Abuse is mistreatment by any person or person that violates a person human and civicl rights. The abuse can vary, from treatning someone with disrespect in a way that sifnificantly affects the person’s quality of life ,to causing actual physical or mental suffering.
There are different types of abuse.
Physical Abuse is 'the non-accidental infliction of physical force that results in bodily injury, pain or impairment'.
Examples of Physical Abuse
• Inappropriate restraint or sanctions;
• Force feeding;
• Misuse (or inappropriate withholding) of medication.
Signs and Symptoms of Physical Abuse:
The signs of Physical Abuse are often ...view middle of the document...
• Intercourse with someone who lacks the capacity to consent;
• Indecent exposure;
• Sexual harassment (verbal or physical);
• Displaying pornographic literature videos or internet sites;
• Gross indecency.
Signs and Symptoms of Sexual Abuse:
• Significant change in sexual behaviour or attitude;
• Pregnancy in a woman who is unable to consent to sexual intercourse;
• Wetting or soiling;
• Poor concentration;
• Withdrawn, depressed, stressed appearance;
• Unusual difficulty or sensitivity in walking or sitting;
• Stained or bloody underclothing;
• Bruises, bleeding, pain or itching in genital area;
• Sexually Transmitted Infections, urinary tract or vaginal infection;
• Bruising to thighs or upper arms;
• Self-harming behaviour
Emotional Abuse is defined as 'the use of threats, humiliation, bullying, swearing and other verbal conduct, or any other form of mental cruelty, which results in mental or physical distress. It includes the denial of basic human and civil rights, such as choice, self-expression, privacy and dignity.'
Examples of Emotional/Psychological Abuse
• Intimidation by word or deed;
• Enforced social isolation (including cultural discrimination);
• Blaming, controlling, threats.
Signs and Symptoms of Psychological Abuse:
• Change in appetite;
• Low self-esteem, deference, passivity, and resignation;
• Unexplained fear, defensiveness, ambivalence;
• Emotional withdrawal;
• Sleep disturbance;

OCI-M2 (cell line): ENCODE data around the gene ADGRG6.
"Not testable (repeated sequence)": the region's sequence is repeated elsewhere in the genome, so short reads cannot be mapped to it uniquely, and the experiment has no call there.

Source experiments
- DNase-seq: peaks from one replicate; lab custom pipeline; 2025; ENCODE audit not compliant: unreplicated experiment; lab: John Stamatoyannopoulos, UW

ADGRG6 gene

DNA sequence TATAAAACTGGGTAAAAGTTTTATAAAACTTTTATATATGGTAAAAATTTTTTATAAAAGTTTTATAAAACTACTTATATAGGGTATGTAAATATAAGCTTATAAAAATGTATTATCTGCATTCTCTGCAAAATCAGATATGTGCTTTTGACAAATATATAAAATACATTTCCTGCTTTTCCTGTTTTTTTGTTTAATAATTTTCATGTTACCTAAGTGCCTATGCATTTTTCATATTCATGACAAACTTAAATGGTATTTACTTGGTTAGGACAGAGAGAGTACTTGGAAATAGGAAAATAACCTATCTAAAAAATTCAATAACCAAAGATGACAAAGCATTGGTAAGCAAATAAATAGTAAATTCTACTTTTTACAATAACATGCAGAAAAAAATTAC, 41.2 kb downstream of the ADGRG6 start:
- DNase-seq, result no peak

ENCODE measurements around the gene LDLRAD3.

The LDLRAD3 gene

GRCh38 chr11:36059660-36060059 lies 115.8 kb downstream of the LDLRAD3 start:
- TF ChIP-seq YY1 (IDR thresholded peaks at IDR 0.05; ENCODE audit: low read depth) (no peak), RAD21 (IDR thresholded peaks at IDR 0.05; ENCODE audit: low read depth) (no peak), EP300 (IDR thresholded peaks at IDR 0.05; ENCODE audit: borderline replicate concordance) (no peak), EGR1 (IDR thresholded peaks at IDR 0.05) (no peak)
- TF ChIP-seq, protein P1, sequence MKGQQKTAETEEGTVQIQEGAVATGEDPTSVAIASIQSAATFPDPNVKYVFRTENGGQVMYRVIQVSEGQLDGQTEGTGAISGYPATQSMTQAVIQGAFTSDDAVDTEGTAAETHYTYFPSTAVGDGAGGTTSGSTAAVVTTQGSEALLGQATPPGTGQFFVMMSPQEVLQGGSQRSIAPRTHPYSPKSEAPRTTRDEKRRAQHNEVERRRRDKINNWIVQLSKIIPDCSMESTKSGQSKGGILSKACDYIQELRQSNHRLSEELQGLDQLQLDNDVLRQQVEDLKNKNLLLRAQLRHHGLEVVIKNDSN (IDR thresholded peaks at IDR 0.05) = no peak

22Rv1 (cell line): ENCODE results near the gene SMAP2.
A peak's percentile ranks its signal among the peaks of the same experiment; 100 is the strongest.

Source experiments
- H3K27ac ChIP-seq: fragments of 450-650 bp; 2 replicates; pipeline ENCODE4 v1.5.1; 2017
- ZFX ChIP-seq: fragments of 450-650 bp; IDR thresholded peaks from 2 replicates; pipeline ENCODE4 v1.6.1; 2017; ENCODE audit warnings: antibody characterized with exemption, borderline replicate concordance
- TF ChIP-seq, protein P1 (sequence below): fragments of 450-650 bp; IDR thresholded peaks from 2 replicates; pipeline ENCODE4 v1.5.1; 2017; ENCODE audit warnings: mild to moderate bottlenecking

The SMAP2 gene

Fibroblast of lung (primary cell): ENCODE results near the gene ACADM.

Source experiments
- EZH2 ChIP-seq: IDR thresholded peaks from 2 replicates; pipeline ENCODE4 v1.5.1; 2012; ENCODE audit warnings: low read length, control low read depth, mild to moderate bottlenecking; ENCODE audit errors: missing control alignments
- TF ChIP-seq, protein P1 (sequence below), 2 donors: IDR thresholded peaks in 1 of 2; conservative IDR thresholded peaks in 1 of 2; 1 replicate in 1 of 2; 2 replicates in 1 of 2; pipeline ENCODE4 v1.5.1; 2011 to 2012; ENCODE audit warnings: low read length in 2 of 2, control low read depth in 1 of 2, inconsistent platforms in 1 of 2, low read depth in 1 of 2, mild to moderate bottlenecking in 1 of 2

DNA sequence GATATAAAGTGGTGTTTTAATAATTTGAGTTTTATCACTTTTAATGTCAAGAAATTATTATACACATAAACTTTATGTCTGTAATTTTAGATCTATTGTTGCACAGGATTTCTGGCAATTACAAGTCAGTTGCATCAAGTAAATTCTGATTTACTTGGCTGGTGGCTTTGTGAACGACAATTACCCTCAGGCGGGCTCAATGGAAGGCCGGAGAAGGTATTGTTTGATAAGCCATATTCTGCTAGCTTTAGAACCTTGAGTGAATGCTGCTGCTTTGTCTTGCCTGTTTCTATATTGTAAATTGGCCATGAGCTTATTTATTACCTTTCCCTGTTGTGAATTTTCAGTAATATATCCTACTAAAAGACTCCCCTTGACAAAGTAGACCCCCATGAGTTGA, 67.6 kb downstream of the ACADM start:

• Self-harming behaviour.
Neglect is defined as 'the repeated deprivation of assistance that the Adult at Risk needs for important activities of daily living, including a failure to intervene in behaviour which is dangerous to the Adult at Risk or to others, and poor manual handling techniques.'
Under the Mental Capacity Act 2005 wilful neglect and ill treatment of a person lacking capacity becomes a criminal offence.
Self-neglect on the part of an Adult at Risk will not usually lead to the initiation of adult safeguarding procedures unless the situation involves a significant act of commission or omission by someone else with established responsibility for the adult's care. However if practitioners are concerned that an Adult at Risk is neglecting themselves to the degree that it is putting themselves or others at risk, they should contact their local safeguarding lead (see Local Contacts) who will be able to advise on local procedures
Examples of Neglect/Deprivation
• Inadequate care;
• Neglect of physical and emotional needs;
• Deprivation of food, clothing, medical attention, or aids;
• Denial of basic right to make informed choices;
• Failure to provide access to social, health or educational services.
Signs and Symptoms of Neglect:
• Physical condition of the Adult at Risk is poor, e.g. pressure ulcers, unwashed and unkempt;
• Clothing in poor condition; e.g. unclean, wet,...